The following is a real story from a real nursing mom, Allie of Seattle. Allie is also the Mama behind No Time For Flash Cards (a sanity saving blog to thousands of moms! Thank YOU Allie!)
I love Nordstrom for 3 main things.
1. My husband looks dashing in their wrinkle free dress shirts, and I don’t iron a thing.
2. Their blanket sleepers are available year round.
3. Their staff are very supportive of nursing a toddler.
A few months ago I was in the downtown Nordstrom in Seattle with my son. We were spending the day in the city away from my husband who was using power tools at our house trying to make it more beautiful. Power tools and toddlers are never a good mix, so I took my son out all afternoon despite the fact we’d had a horrible night, we were both incredibly cranky and needing much comfort.
After a terrible time at the Aquarium, and a craptastic mall lunch, I retreated to somewhere I love, Nordstrom. It wasn’t too long though until my son had had enough. He needed to nurse . Despite my usual stance on nursing wherever and whenever , I knew we needed to be somewhere other than a busy store on a Saturday. So I went into the women’s lounge. They have a nursing room but there is a change table in there and I try not to nurse my son in a place reserved for the removal of poop. So I pushed my stroller through the line of women waiting to go pee and into the lounge area with comfy couches and far from a garbage can full of dirty diapers. He nursed hungrily even though he just ate and I melted into the calming effect of the hormones. Ignoring the double takes of some women coming in and out of the busy room , I stared at my son. When I looked up a few minutes later a woman in a uniform , rubber gloves and a duster hanging from her belt was smiling happily at my son.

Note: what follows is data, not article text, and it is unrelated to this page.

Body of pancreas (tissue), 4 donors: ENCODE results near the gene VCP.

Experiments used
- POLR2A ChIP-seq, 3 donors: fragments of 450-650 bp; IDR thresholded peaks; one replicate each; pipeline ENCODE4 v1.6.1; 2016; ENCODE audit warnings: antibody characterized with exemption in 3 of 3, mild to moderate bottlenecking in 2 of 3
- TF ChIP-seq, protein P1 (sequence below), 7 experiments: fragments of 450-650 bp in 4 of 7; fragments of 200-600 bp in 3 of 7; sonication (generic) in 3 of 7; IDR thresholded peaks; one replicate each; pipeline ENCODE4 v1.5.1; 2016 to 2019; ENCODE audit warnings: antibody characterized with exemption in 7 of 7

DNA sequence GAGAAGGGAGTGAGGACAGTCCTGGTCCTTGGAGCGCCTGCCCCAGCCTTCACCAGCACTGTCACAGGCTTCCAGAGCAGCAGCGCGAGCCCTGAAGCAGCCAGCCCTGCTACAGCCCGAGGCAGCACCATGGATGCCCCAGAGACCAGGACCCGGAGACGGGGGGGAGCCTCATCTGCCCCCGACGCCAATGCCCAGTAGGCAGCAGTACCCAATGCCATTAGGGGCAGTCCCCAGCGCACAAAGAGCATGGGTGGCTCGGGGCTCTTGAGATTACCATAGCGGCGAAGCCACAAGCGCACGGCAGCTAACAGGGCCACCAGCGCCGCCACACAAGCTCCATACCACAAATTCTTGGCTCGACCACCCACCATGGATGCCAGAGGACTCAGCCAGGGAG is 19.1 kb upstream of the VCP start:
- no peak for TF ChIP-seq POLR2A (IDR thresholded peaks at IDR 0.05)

“How old is he? He looks old” she said loudly in an heavy north African accent.
” Almost 2″ I replied plainly . I was getting my guard up, trying to remember all the benefits of nursing a toddler I read on kellymom.com
“Good for you, you don’t see that much in America. Lucky child! In my country we nurse until 3 or 4 , here babies miss out! You keep going!”
I was speechless at first, I was so so worried that she was going to question me that I didn’t even think of the possibility that she’d praise me. She wasn’t just accepting my choice, she was praising it.
We continued talking although our conversation moved from nursing to our very different experiences immigrating to the United States. My son had fallen fast asleep, and our horrible night had been long forgotten in my happiness of this unexpected support.
I remember her often as I tell a new friend how my son doesn’t eat a big breakfast since he is nursing, or explain that yes I nursed him and still do when the topic comes up as it does often with moms. I confidently remind myself he is a lucky child and I don’t need to hide that we still nurse.
There is always going to be people who parent differently than me, and think my choices are wrong, or plain odd. I can’t change everyone’s opinions but I can try to pass the support I got so unexpectedly on. I try to mention nursing my son often on my blog, hoping that some little comment about him still nursing will be enough for a mom to get that extra boost. If you are breastfeeding a toddler, look down at them nursing today and repeat after me “Lucky child ” .
Thank you Nordstrom for great shirts, sleepers and support when I didn’t even know how badly I needed it.
Do you have a nursing in public story to share?! Leave a comment!